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Donkin on Work - Leadership

December 2004 - Middle management malaise

Does the UK have the managers it needs to compete with the rest of the world? Or has something gone badly wrong with the way managers are selected and developed? The evidence from a series of recent reports and discussions is pointing to a serious malaise in British middle management that needs some urgent intervention.

In fact the problems appear to be growing so acute in some companies that human resources managers will need to reappraise their training and development priorities to address deteriorating relationships between rank and file employees and their immediate supervisors.

While bosses and soon-to-be bosses have been benefiting from a fashionable obsession with leadership programmes and talent management schemes, the ranks of junior and middle managers appear to be under strain from years of under-investment in solid people management skills.

Two recent pieces of research have shed some light, not only on just how neglected UK middle managers are feeling, but why their morale may have fallen to an all-time low.

The first piece is based on a survey released today by Accenture, the management consultant. Its research among 1,300 middle managers in the UK, US, France, Spain Germany, Austria and Switzerland found a much lower rate of job satisfaction among UK middle managers than their counterparts in the US and the rest of Europe. Just over a third of UK middle managers in the survey reported a high degree of satisfaction with their job, compared with two-thirds among the US sample and just under a half of the other Europeans.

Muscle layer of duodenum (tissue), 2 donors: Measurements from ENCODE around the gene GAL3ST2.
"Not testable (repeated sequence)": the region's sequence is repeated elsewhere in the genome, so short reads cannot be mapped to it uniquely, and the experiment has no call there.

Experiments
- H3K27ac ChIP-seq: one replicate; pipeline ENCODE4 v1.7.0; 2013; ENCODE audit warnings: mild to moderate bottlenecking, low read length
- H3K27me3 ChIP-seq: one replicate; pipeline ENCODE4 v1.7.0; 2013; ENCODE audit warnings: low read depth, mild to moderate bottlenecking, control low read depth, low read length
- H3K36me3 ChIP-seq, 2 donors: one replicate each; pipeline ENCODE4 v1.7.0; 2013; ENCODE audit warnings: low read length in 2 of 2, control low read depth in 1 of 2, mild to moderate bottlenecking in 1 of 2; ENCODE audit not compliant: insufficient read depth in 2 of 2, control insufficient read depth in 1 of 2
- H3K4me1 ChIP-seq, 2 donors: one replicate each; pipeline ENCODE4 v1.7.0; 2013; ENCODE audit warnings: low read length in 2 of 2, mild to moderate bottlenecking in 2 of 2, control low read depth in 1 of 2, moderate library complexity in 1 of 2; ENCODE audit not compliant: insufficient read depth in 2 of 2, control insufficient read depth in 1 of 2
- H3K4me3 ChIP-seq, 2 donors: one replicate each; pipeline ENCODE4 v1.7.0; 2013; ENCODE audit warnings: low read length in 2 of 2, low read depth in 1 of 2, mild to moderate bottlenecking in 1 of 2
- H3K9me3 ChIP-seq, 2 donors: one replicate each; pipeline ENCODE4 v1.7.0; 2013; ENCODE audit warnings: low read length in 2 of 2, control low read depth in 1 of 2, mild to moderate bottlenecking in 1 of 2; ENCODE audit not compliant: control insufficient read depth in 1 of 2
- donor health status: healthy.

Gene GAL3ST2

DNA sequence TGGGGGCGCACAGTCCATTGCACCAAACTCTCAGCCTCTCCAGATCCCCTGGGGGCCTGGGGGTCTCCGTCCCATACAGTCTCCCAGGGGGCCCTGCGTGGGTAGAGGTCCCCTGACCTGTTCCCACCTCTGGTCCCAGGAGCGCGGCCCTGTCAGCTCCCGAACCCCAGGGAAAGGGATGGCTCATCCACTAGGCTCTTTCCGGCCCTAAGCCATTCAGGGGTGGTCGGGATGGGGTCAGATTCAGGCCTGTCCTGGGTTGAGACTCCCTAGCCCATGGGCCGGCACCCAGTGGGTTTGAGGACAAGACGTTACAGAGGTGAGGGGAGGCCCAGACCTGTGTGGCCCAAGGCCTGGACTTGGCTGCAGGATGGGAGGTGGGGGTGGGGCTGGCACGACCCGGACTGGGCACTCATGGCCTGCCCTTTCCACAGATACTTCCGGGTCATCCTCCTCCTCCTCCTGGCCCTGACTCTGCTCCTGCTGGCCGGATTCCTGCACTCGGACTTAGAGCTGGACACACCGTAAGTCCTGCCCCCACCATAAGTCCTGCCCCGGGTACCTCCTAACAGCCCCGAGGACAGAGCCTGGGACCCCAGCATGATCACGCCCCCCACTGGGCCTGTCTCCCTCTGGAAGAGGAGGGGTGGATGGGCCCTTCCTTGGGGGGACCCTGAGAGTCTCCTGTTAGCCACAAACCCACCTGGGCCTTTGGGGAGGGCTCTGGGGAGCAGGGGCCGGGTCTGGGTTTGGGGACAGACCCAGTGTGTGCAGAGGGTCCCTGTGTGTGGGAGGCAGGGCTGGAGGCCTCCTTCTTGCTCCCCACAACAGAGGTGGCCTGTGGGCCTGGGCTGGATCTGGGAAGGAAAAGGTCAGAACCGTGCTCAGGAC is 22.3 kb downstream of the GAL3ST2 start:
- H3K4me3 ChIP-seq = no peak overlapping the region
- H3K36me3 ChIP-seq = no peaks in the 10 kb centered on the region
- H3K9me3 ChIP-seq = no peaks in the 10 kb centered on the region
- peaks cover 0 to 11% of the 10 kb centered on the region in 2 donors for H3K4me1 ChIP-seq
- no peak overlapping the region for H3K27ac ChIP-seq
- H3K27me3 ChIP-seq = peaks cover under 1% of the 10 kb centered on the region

Unlike their counterparts elsewhere, the UK managers were uniquely gloomy about their working conditions and had comparatively little that was positive to say about their training and development opportunities.

This might help to explain why four out of 10 of them said they were looking for another job, partly because they could see few prospects for advancement and partly to find better paid work elsewhere.

There is evidence in other research to suggest that one reason for this malaise is that the skills of the British middle manager are no longer respected at either end of the employment spectrum. A survey carried out among 570 customer-facing employees in the UK on behalf of Prosell, a training and development company, found that three out of five of the employees in the sample blamed their immediate managers for poor customer services and a failure to capitalise on sales opportunities.

Too few managers, they said, were prepared to spend much time speaking with their teams, leading to complaints that managers were sparing with their praise. Less than half of those questioned said they drew inspiration from their managers.

"The incompetence of managers to interact and guide their teams in their day-to-day roles must be costing UK business millions, if not billions, of pounds in lost sales," says Simon Morden, the chairman of Prosell.

British businesses used to pride themselves in having some of the best managers in the world. So what has gone wrong?

Chris Bones, group organisation effectiveness and development director at Cadbury Schweppes, shortly to take up a new appointment as principal of Henley Management College, believes that at least part of the problem lies in the emphasis that companies and the management education community has been placing on leadership rather than management. The result, he said, to put it bluntly, is too many "crap managers".